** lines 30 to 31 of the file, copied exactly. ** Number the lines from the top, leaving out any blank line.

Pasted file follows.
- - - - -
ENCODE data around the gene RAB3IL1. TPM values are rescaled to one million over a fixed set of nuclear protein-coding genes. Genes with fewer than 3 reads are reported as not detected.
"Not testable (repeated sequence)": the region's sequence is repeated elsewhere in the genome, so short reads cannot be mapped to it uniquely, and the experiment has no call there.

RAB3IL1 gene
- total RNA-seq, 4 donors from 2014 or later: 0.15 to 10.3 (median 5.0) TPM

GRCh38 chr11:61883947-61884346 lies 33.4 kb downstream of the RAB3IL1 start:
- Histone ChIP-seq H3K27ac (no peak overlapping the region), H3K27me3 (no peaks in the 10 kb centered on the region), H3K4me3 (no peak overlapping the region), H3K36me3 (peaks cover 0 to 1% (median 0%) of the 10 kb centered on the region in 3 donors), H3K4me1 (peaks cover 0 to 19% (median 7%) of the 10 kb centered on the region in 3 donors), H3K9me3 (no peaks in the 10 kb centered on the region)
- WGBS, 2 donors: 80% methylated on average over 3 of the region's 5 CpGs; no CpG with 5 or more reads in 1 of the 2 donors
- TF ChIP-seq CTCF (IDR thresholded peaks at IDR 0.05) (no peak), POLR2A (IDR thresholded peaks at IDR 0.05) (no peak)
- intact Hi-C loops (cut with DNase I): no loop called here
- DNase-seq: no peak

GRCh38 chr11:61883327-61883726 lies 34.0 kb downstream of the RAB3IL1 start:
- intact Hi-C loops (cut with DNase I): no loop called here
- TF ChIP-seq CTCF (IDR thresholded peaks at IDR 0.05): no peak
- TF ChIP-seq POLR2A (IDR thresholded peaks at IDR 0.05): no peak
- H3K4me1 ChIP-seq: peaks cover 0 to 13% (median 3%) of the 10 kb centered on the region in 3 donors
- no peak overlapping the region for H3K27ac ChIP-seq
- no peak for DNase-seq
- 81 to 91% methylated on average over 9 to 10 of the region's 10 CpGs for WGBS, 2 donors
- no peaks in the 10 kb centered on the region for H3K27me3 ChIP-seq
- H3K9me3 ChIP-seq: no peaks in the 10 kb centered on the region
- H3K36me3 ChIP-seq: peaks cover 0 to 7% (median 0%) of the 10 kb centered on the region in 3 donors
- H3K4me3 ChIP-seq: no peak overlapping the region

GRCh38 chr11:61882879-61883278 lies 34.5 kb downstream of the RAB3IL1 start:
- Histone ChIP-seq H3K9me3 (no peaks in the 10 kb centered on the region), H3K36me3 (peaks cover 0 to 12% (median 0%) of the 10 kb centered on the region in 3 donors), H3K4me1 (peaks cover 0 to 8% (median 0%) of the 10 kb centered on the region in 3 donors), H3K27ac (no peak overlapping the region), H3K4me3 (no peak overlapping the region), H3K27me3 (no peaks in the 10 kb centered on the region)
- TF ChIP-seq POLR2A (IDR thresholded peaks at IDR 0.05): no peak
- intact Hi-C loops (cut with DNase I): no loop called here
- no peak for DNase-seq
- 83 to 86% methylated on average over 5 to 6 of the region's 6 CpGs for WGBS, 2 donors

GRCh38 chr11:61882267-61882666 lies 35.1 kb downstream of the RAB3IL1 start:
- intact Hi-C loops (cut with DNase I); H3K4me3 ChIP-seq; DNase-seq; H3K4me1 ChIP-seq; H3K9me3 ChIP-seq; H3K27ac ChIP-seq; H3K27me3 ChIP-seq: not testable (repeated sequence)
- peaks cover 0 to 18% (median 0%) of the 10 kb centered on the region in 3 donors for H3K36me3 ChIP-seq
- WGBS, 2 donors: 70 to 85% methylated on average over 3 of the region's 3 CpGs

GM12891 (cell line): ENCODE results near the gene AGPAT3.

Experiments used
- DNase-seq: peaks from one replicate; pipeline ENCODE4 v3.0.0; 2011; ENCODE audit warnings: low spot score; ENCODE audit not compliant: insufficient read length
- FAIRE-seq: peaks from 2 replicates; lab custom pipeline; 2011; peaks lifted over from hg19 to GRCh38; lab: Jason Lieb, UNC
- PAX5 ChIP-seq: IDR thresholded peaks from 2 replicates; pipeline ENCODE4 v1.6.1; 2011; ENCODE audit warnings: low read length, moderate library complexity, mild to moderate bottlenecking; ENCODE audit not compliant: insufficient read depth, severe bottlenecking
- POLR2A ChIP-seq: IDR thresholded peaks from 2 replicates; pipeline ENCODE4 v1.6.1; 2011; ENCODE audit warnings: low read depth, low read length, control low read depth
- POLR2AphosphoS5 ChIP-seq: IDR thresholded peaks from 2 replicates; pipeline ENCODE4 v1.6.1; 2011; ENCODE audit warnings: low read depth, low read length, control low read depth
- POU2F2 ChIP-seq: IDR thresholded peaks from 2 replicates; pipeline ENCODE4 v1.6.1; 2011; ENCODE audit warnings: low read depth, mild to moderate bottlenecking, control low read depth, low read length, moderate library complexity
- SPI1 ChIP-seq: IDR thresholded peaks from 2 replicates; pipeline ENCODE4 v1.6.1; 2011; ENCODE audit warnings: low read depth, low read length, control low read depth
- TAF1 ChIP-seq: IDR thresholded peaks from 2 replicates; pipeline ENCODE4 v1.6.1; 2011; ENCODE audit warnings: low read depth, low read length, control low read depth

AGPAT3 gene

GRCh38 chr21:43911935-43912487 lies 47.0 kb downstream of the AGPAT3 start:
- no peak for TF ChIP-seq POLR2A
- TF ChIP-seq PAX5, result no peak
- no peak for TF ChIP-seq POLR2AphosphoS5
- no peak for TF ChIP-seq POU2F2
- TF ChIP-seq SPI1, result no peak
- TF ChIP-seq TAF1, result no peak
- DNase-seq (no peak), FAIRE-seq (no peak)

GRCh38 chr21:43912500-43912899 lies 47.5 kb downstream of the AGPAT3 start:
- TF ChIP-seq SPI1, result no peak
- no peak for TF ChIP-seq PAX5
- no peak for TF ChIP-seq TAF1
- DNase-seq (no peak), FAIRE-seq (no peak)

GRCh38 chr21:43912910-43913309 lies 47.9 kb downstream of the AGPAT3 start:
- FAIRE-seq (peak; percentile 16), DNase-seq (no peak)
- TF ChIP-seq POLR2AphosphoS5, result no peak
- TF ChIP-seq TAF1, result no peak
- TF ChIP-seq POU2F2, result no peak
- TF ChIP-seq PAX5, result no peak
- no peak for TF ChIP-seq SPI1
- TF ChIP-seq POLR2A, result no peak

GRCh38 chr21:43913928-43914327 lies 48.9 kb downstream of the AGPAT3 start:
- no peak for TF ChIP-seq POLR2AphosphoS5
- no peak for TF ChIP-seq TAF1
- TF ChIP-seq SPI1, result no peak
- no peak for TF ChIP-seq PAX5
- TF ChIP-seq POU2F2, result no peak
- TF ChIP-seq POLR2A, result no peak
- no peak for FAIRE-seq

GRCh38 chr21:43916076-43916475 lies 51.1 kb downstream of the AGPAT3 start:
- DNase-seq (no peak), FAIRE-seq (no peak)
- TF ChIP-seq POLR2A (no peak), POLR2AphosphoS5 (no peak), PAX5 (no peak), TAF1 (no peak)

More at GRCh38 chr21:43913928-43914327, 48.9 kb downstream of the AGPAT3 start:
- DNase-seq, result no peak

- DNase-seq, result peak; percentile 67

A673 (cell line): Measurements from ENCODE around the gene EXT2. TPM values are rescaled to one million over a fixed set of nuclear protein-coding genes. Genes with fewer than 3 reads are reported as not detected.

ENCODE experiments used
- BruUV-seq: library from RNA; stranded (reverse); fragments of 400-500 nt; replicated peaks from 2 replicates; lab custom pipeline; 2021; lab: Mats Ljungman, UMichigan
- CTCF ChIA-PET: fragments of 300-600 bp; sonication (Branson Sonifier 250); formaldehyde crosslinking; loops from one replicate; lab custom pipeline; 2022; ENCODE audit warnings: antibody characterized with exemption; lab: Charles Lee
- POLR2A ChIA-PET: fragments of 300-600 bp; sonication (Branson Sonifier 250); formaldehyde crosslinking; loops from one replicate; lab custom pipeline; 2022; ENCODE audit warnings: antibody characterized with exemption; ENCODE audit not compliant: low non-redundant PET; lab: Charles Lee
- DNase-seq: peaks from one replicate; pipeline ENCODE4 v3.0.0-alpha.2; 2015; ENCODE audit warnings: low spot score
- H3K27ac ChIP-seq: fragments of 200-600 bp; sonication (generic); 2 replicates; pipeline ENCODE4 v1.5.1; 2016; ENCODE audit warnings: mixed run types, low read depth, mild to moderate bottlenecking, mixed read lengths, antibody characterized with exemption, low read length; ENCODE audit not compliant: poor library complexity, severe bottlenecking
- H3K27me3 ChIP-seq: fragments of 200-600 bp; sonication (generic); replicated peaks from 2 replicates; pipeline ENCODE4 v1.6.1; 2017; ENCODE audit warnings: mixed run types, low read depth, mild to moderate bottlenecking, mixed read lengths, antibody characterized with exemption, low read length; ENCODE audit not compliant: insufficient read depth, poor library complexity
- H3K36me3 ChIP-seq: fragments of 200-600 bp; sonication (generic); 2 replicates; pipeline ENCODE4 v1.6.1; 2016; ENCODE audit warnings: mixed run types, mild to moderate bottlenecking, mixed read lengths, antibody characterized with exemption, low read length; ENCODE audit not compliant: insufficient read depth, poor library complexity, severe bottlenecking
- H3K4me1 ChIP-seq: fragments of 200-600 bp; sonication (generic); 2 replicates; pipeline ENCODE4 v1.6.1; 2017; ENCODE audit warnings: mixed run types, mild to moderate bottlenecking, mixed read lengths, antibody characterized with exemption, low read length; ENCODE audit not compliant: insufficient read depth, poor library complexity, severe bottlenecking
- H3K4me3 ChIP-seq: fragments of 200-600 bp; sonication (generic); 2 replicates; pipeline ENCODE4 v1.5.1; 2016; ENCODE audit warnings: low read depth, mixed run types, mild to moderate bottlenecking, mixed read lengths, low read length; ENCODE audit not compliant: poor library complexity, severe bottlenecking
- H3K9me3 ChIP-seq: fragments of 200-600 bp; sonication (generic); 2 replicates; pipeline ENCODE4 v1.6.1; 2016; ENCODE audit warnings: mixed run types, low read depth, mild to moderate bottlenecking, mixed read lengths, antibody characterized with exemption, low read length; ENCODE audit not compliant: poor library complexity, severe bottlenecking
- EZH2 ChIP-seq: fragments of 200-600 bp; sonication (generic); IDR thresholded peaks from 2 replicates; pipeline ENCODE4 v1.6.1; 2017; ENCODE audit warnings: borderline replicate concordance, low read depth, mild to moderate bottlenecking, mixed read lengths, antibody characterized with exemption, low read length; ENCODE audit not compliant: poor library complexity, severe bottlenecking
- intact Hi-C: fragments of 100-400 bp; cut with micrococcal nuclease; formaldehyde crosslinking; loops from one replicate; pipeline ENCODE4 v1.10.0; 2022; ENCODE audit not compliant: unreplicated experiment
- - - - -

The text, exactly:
- intact Hi-C loops (cut with DNase I); H3K4me3 ChIP-seq; DNase-seq; H3K4me1 ChIP-seq; H3K9me3 ChIP-seq; H3K27ac ChIP-seq; H3K27me3 ChIP-seq: not testable (repeated sequence)
- peaks cover 0 to 18% (median 0%) of the 10 kb centered on the region in 3 donors for H3K36me3 ChIP-seq